Pop culture obsessives writing for the pop culture obsessed.
Pop culture obsessives writing for the pop culture obsessed.

Commentary Tracks Of The Damned: Mad Money

Illustration for article titled Commentary Tracks Of The Damned: Mad Money


— Making the daily robbery of loose cash from one of the country's most secure institutions—the Federal Reserve bank—look as simple your average smash-and-grab job


— Furthering Callie Khouri's descent from the feminist edge of her script for Thelma & Louise to directing ensemble fluff like this and Divine Secrets Of The Ya-Ya Sisterhood

— Allowing Katie Holmes to go Tom-Cruise-on-a-couch crazy with her bug-eyed conception of a curly-haired, free-spirited trailer-trash rocker

Defender: Director Callie Khouri

Tone of commentary: Gracious, a little bored, often defensive. At various times, she seems to anticipate the criticism that will be leveled at the movie, so she tries to cut it off at the pass. Because the film was inspired by a real heist at the Bank Of England, Khouri says, "When you hear critics go, 'It's highly implausible,' I would say, 'Yeah, you're right, it's so implausible… But wait, it actually happened. Okay, you're an idiot, not me." (Never mind that the implausibility comes from the script's ridiculous version of the crime.) And don't even get Khouri started on the "e" word that's dogged her since Thelma & Louise: "Here's a word I hate: empowerment. I always get a little testy when people talk about the movies I make in terms of empowerment. I'm trying to make something entertaining, and if people feel empowered by having a story they can relate to, then great. But is it my goal to go out and make women feel like they're strong, or recognize the obvious strength that every woman on this planet must have to make it? Nothing could be further from the truth." Ya-ya!

What went wrong: It took five years to make, the budget and time constraints were too constrictive, and securing Diane Keaton, Queen Latifah, and Katie Holmes for the lead roles was "one of the few breaks that we actually got." Unlike more delusional CTOTD defenders past, Khouri is refreshingly upfront about the movie's flaws: "There's never going to be a day when I look at this movie and don't see the deficiencies brought on by a lack of money and time. I could go through and point them all out, but it might take longer than the actual movie itself." She acknowledges that the heist "strains credulity for some people," and admits that officials at the real Federal Reserve were "tickled at the notion of something attempting a crime like this, because they knew it was absolutely impossible." Khouri also mentions some scenes that were cut from the script, like a monologue from Holmes about having diabetes when she was younger, and other bits of backstory. But the ones she describes don't exactly raise longings for the three-hour dream version of Mad Money.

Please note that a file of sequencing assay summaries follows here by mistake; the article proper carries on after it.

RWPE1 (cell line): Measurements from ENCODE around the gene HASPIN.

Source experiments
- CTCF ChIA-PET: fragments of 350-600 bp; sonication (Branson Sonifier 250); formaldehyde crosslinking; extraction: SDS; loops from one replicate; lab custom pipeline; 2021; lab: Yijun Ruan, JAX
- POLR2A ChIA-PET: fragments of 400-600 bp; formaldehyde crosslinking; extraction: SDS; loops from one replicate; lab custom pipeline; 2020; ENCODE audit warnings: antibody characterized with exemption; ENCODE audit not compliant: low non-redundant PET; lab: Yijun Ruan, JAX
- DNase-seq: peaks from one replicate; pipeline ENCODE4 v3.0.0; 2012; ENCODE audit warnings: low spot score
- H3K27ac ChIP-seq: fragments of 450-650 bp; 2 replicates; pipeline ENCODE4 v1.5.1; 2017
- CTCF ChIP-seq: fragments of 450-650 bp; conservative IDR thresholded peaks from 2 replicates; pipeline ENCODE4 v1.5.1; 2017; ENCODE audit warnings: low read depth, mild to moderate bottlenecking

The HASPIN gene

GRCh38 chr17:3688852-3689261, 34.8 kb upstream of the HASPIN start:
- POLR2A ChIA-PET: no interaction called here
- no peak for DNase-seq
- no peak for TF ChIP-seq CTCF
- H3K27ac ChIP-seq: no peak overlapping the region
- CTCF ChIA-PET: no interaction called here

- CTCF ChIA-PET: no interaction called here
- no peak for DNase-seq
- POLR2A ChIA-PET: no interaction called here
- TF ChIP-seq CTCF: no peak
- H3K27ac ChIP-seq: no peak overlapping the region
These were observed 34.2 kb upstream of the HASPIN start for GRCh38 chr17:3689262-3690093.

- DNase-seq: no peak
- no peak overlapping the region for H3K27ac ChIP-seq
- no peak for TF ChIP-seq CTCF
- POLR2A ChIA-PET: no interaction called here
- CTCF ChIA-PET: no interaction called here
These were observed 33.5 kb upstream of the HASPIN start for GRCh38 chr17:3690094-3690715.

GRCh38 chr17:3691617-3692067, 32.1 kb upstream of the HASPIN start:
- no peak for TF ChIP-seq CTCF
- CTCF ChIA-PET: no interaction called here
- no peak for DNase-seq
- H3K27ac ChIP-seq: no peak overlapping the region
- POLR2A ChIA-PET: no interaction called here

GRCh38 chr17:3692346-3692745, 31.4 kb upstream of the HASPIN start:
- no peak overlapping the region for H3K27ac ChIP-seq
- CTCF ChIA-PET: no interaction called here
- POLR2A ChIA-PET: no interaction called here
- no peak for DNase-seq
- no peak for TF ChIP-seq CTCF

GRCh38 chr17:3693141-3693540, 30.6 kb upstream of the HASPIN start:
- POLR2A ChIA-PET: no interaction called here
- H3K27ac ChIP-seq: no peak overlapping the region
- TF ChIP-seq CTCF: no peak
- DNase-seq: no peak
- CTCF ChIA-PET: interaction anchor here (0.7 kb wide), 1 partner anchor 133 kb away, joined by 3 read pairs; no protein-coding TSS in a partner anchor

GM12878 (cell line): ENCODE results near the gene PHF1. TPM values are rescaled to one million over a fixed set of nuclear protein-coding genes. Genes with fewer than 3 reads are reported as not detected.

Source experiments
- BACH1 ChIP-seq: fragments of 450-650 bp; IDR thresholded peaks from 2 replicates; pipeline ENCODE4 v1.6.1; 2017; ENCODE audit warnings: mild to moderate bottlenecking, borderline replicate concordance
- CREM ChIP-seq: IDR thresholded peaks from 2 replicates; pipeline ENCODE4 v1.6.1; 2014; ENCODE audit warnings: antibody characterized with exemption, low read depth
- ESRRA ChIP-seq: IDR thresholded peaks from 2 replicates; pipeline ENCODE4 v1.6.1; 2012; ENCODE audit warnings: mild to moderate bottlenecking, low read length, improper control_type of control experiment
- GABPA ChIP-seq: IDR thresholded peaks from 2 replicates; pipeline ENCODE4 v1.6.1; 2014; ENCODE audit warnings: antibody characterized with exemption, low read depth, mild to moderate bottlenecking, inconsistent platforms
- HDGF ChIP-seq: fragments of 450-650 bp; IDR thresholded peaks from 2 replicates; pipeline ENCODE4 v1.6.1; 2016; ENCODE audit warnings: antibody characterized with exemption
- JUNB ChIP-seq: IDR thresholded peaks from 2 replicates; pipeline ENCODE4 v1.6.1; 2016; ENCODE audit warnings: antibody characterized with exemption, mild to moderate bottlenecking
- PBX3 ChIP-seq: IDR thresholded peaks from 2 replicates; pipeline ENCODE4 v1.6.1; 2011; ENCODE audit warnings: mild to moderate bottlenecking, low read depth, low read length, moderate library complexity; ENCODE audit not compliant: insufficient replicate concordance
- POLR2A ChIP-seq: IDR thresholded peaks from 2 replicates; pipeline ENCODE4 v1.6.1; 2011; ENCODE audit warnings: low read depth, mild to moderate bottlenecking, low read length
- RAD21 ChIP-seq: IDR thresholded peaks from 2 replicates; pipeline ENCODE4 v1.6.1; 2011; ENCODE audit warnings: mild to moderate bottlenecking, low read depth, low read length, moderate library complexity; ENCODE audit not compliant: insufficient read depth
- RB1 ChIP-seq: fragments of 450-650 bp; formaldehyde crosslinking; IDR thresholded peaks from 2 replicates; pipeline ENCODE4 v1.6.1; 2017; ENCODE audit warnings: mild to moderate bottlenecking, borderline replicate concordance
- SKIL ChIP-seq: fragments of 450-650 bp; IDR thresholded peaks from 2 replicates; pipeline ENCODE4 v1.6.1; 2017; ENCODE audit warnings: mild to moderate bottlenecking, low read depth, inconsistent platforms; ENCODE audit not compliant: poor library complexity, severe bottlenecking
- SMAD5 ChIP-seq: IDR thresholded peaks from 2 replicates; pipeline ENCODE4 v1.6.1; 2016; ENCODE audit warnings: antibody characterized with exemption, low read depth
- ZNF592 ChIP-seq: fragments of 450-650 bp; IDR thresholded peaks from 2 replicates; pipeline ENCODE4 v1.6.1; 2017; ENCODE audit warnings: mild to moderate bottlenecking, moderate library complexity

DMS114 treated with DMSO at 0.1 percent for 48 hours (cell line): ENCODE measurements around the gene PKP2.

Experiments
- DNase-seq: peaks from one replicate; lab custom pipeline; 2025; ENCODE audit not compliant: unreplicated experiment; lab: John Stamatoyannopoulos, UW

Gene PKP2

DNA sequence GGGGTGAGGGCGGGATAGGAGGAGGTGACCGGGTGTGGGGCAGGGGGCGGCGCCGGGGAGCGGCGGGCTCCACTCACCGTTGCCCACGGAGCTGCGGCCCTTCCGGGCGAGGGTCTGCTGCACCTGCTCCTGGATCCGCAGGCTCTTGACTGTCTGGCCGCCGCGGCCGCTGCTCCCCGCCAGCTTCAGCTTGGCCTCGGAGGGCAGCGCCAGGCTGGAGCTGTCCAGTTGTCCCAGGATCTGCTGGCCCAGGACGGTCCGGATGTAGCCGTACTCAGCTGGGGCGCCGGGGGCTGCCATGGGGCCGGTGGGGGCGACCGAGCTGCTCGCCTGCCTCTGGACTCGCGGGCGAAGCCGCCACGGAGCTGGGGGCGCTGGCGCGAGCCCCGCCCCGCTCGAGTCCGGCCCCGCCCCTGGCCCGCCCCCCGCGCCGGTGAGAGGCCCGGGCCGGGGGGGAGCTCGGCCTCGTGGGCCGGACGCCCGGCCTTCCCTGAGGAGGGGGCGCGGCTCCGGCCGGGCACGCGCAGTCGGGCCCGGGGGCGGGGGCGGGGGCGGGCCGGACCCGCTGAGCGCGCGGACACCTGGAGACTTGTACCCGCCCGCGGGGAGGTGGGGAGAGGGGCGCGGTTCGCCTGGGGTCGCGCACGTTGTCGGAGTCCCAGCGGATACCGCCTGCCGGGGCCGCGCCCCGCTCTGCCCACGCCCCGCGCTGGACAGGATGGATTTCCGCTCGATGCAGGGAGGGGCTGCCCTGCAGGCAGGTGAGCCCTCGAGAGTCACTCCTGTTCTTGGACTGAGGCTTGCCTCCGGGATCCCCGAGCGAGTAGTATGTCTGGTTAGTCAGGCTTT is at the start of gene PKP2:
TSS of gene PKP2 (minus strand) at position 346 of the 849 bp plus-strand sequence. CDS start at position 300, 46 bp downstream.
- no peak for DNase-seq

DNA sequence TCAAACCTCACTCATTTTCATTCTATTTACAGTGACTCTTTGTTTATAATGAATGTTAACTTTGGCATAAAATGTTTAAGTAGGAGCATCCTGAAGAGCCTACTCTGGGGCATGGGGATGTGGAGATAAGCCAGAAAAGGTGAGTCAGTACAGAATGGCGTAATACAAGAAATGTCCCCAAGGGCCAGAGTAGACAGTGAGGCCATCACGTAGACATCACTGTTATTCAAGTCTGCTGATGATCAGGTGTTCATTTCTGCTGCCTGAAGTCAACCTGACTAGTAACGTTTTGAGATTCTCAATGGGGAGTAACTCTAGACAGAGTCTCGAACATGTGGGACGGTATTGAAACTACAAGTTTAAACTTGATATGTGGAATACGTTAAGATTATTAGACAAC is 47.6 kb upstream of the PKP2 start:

Comments on the cast: Everyone's great! Ted Danson is a "national treasure" who "can make 'yes' or 'no' the two funniest words you've ever heard." Keaton is a "risk-taker," Latifah has the "ability to be real," and don't get Khouri started on Holmes, who "brought scrapbooks" filled with character details and "dances like a nut in every scene." Holmes had "extremely strong ideas," according to Khouri, including "the idea to make her hair super-curly." Apparently, there's nothing that primes an audience for wacky fun more than super-curly hair.


Inevitable dash of pretension: Khouri keeps floating the "very American" idea that "more is better," and that "we've all started to anesthetize ourselves with stuff." Her high-toned comments about the culture's "voracious appetite for consumption" would probably play better in a movie that isn't staked on the triumphant image of thieves showering themselves with money.

Commentary in a nutshell: On the big twist in the denouement: "Is that a good message? No, it's a terrible message. Live with it."